How much stock do voters place in endorsements? It's a good question with varied answers. While some endorsements bring lots of cash, others might bestow prestige, such as when one comes from previously elected officials or a highly respected community leader.
In any case, it's not uncommon for current office holders to endorse a candidate in a race that will choose their successor, which was the case on Feb.23, when we reported that District 5 City Councilor Jill Gaebler had endorsed Nancy Henjum in a five-way race for the seat. The post is up for grabs because Gaebler is term limited.
In supporting Henjum, Gaebler said, "I’ve done my homework and met with the candidates who are seeking to fill the District 5 seat."
Well, one candidate says that's not true.
"I just wanted to let you know she never reached out to me and I have never talked with her so her statement is false," Justin Hermes, a Realtor and property manager, tells the Indy via email.
He adds that "it’s not a huge deal" but is "frustrating to see someone make a false statement."
We asked Gaebler about this, and she essentially admitted her statement was false.
"I actually didn’t reach out to any of the candidates running for my council seat, but was very happy to speak to the ones who contacted me," she says in an email.
Gaebler furthers adds, "All of them reached out, except for Mr. Hermes, which told me he wasn’t interested in my perspective on the issues in our district or in my support."
Candidate Matt Zelenok, who's involved in real estate, reports he had an exchange with Gaebler, but says, "Yes, we spoke — only because I took the initiative to reach out to her."
He also said he contacted her "in order to better understand her city council priorities and her agenda as it relates to my district and community. Since I believe District 5 needs a fresh approach and Mrs. Gaebler and I do not agree on many issues and perspectives — I never sought her endorsement."
The other two candidates say Gaebler told them she didn't plan to endorse anyone in the race.
Karlie Van Arnam, who manages two medical marijuana centers, says she met with Gaebler in January. "At that time, she had told me she made the decision to not endorse any of the candidates running in district 5," Van Arnam says.
Mary Elizabeth Fabian, who owns a photography business, said, "Councilwoman Gaebler did speak with me before I announced and stated that she would likely not endorse any candidate in this race, but specifically would not endorse Nancy Henjum. After watching the councilwoman’s endorsement, I am concerned that this ensures four more years of only representation of the Old North End while ignoring the rest of District 5’s needs. This was not an endorsement of who will represent the district best but who will continue Councilwoman Gaebler’s pet policies and projects. I will work every day to represent all of District 5’s residents and neighborhoods."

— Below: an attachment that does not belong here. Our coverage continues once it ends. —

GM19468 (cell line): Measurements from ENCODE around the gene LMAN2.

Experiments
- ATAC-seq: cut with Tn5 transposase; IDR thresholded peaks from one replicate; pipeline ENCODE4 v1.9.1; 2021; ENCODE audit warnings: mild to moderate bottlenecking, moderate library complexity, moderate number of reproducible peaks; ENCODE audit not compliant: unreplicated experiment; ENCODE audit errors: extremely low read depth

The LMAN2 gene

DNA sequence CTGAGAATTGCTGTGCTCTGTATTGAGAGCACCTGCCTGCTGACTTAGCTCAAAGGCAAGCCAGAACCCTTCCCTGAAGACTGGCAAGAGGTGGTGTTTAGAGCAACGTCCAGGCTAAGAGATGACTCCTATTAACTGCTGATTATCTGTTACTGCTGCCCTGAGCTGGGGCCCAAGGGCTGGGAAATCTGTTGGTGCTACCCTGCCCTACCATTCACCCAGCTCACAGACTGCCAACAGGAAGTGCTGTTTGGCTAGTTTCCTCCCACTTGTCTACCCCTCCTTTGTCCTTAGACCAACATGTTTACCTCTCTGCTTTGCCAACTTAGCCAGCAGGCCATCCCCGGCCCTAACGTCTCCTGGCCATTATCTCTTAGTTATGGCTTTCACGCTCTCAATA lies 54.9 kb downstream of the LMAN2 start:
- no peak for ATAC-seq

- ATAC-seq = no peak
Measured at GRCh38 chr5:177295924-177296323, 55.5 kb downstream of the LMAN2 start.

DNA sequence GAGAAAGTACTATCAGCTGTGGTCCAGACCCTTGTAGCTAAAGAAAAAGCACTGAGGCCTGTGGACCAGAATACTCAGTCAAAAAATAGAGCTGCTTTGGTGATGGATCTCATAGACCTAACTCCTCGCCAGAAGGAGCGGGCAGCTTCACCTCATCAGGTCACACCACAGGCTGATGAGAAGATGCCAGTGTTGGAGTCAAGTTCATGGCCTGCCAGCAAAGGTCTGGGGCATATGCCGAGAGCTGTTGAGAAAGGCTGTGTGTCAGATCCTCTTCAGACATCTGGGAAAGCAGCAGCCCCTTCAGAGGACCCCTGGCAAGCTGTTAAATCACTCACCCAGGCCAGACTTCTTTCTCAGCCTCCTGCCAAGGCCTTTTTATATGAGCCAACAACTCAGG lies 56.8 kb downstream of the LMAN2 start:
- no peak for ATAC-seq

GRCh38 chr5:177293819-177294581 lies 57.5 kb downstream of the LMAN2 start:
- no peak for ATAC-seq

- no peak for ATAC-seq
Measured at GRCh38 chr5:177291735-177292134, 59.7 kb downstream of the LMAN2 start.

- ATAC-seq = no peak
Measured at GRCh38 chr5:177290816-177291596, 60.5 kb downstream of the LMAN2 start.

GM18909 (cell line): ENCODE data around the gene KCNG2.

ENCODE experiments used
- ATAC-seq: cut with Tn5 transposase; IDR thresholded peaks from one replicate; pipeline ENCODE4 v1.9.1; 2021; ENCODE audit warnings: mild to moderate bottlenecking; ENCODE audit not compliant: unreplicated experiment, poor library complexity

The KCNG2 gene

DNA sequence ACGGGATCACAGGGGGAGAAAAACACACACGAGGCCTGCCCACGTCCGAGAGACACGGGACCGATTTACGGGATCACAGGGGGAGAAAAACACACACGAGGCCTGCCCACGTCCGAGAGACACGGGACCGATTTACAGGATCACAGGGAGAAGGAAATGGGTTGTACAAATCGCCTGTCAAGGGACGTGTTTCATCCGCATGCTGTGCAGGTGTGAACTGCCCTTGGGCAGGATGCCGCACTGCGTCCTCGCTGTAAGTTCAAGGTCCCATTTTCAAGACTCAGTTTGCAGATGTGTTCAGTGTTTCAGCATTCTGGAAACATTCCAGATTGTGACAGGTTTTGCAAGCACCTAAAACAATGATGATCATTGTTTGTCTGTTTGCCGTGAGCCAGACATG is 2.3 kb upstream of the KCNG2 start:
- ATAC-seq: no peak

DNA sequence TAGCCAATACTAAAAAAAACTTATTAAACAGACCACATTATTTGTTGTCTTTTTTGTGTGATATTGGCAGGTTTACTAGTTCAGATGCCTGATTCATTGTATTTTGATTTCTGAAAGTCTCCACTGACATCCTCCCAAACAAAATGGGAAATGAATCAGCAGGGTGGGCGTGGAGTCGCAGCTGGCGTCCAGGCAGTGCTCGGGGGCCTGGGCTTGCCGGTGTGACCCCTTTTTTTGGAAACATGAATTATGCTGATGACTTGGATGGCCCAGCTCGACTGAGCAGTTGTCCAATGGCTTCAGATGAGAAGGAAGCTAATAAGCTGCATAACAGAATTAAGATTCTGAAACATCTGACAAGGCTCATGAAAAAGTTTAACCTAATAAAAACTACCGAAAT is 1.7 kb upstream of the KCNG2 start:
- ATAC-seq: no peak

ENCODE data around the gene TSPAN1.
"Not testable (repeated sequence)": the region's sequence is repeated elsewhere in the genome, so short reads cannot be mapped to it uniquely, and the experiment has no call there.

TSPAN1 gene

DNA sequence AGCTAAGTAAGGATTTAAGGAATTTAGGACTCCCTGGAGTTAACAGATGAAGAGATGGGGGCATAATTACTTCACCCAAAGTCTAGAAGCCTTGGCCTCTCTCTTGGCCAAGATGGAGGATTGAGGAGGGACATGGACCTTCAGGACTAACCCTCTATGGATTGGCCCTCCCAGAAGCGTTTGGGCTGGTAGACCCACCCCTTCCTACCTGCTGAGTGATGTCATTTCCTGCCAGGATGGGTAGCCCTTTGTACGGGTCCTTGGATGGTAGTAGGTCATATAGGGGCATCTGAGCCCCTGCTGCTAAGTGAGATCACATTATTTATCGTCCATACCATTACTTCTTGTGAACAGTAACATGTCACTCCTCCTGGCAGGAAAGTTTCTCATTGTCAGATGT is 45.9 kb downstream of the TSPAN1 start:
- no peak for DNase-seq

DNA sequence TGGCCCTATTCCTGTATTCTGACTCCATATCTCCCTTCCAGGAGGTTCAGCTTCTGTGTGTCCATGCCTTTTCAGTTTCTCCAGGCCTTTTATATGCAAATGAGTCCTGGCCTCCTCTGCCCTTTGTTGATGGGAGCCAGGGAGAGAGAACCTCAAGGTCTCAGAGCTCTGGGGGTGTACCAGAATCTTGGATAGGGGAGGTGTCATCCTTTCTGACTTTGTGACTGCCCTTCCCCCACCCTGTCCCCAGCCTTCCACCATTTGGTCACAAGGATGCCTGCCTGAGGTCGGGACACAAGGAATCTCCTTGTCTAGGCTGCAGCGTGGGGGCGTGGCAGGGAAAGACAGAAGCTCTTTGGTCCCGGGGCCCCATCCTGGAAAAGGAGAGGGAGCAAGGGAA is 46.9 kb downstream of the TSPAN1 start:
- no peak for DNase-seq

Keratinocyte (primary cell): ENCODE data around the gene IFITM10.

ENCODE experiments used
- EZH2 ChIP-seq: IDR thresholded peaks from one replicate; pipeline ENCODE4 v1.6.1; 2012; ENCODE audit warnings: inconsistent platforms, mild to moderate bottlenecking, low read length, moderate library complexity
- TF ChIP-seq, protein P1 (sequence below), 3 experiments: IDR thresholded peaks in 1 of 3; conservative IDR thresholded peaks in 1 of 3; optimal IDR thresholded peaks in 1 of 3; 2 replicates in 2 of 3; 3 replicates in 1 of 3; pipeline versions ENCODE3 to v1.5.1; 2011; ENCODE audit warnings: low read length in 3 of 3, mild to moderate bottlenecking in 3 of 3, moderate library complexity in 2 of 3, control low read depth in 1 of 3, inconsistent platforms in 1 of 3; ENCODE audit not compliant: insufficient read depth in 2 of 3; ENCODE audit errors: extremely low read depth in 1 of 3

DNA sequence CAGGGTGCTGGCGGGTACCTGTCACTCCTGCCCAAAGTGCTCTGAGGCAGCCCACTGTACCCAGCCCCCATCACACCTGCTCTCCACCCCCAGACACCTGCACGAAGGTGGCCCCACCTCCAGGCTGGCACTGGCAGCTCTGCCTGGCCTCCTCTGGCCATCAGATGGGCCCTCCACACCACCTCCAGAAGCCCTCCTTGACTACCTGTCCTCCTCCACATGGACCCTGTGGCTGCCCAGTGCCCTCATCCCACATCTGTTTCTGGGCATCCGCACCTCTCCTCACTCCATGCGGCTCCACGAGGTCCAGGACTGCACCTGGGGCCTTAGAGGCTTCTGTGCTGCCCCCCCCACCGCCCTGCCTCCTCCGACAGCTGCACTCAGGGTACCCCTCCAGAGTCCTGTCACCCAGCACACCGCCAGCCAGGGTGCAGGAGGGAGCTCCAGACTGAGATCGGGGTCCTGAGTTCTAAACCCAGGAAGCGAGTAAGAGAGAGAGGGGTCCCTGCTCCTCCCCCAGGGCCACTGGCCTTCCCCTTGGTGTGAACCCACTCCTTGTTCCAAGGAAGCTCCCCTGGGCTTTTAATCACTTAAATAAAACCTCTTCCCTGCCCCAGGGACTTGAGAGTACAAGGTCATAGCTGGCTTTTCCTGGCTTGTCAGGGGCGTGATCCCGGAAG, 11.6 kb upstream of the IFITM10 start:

We asked Gaebler about her alleged statements about not endorsing anyone, to which she responded:
"I did tell several of the candidates that I was unlikely to endorse any of them, but was happy to talk," she says.
"Nancy Henjum, however, reached out to me numerous times, wanted very much to understand the issues the Council is currently addressing, and clearly displayed that she cares about the many city issues that I have championed, like infill and redevelopment, attainable housing, and multimodal transportation," says Gaebler. "Thus I ultimately decided to endorse Nancy’s vision for our city and believe she will work collaboratively and thoughtfully with other council members and will serve our district well."
Meantime, Hermes is on the campaign trail. "We are still on track to knock 25,000 doors by March 14. We got 150 street signs up. I’m learning a ton and grateful for all the advise I have gotten from the voters," he said.
Hermes is self-funding his campaign and expects to shell out about $3,600. "I will not be making any anymore self donations," he says in an email. "I have everything I need on hand to win this!"
Hermes is holding a town hall Feb. 27 at Finish Line Lounge, 1812 E. Monument St. He'll hold another one at Happy Tap Bar and Grill, 1757 S. 8th St., on March 13.
Over in District 1, which covers the northwest portion of the city, Dave Donelson has announced the incumbent Don Knight, who like Gaebler is term limited, has endorsed him.
"Don said he considered all the candidates for his district carefully, asking them to complete a questionnaire and talked with them personally," a news release said. "In the end, it is very apparent that Dave Donelson is the candidate he would like to pass the baton to for the next council term. Don Knight also said Dave aligns with his own principles and knows he will respect and care for the people he will serve."
Donelson is in a four-way race for the open seat, competing with Jim Mason, Glenn Carlson and Michael Seeger.
The city election will fill six City Council seats and decide Issue 1, which asks to abolish the 30-word ballot title limit on tax and debt measures.
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